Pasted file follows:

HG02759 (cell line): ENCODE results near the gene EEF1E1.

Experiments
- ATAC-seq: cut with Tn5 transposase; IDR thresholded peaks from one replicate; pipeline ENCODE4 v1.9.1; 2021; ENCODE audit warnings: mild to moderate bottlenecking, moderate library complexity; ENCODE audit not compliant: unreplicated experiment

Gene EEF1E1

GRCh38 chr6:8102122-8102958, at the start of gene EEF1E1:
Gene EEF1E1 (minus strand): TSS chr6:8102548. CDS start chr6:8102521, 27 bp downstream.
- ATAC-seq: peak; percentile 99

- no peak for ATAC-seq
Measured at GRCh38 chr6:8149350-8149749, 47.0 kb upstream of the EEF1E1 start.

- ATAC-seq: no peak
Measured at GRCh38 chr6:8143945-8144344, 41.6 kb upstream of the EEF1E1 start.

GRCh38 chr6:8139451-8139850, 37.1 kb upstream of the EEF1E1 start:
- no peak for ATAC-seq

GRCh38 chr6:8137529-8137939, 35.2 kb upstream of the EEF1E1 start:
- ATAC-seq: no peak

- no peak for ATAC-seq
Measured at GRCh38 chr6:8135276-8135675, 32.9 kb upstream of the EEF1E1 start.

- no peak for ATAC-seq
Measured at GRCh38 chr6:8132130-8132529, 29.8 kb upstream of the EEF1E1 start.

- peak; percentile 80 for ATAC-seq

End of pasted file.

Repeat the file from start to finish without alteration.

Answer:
HG02759 (cell line): ENCODE results near the gene EEF1E1.

Experiments
- ATAC-seq: cut with Tn5 transposase; IDR thresholded peaks from one replicate; pipeline ENCODE4 v1.9.1; 2021; ENCODE audit warnings: mild to moderate bottlenecking, moderate library complexity; ENCODE audit not compliant: unreplicated experiment

Gene EEF1E1

GRCh38 chr6:8102122-8102958, at the start of gene EEF1E1:
Gene EEF1E1 (minus strand): TSS chr6:8102548. CDS start chr6:8102521, 27 bp downstream.
- ATAC-seq: peak; percentile 99

- no peak for ATAC-seq
Measured at GRCh38 chr6:8149350-8149749, 47.0 kb upstream of the EEF1E1 start.

- ATAC-seq: no peak
Measured at GRCh38 chr6:8143945-8144344, 41.6 kb upstream of the EEF1E1 start.

GRCh38 chr6:8139451-8139850, 37.1 kb upstream of the EEF1E1 start:
- no peak for ATAC-seq

GRCh38 chr6:8137529-8137939, 35.2 kb upstream of the EEF1E1 start:
- ATAC-seq: no peak

- no peak for ATAC-seq
Measured at GRCh38 chr6:8135276-8135675, 32.9 kb upstream of the EEF1E1 start.

- no peak for ATAC-seq
Measured at GRCh38 chr6:8132130-8132529, 29.8 kb upstream of the EEF1E1 start.

- peak; percentile 80 for ATAC-seq